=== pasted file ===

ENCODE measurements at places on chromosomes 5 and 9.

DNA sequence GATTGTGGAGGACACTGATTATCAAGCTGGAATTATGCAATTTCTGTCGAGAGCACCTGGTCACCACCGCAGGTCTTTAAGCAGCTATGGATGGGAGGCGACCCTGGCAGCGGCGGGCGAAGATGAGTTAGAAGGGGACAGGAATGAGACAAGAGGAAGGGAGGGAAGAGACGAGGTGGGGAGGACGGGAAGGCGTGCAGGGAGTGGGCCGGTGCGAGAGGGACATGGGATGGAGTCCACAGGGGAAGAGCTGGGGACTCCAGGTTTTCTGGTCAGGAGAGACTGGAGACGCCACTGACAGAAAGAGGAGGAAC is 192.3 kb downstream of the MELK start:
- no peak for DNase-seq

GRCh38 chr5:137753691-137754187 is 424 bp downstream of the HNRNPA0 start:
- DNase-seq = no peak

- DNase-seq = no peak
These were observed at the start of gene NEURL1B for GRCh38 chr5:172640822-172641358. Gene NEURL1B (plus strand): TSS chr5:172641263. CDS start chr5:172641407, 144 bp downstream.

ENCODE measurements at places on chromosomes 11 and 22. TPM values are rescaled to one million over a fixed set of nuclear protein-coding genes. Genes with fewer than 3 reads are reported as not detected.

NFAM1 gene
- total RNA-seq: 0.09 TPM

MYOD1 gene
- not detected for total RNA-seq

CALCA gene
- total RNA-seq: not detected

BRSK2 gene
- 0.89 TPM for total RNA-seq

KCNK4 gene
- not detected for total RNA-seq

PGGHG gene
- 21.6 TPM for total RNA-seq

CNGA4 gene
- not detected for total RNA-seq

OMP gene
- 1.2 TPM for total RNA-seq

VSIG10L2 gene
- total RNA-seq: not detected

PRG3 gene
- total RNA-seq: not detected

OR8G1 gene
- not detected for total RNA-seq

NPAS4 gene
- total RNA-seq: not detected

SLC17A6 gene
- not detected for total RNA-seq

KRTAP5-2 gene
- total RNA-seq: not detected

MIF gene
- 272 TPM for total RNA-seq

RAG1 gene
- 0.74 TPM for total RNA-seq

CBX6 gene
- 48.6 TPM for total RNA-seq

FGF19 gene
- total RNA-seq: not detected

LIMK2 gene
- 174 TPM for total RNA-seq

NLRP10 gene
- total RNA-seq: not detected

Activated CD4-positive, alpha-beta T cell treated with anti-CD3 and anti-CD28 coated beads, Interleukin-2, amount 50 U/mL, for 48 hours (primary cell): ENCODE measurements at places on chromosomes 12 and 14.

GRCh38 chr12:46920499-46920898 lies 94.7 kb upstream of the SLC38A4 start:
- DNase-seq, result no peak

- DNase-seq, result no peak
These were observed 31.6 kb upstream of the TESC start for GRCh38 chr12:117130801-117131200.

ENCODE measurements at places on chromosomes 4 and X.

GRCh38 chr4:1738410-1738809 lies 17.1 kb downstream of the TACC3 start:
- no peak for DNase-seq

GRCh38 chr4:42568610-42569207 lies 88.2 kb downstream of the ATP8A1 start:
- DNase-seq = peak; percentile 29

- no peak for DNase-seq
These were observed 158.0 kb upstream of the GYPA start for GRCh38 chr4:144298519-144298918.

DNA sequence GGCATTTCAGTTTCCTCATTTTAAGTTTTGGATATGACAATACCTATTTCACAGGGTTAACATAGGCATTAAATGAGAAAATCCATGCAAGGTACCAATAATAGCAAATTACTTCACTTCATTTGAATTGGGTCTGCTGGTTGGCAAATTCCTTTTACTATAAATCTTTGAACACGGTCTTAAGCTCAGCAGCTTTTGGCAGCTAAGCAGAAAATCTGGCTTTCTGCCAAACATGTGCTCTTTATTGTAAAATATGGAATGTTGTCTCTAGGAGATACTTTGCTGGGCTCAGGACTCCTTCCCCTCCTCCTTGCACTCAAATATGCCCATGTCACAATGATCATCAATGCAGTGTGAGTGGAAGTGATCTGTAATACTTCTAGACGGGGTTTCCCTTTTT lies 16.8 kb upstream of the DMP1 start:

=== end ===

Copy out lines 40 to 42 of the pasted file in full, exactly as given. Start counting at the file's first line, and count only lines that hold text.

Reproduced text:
- 0.74 TPM for total RNA-seq

CBX6 gene
- 48.6 TPM for total RNA-seq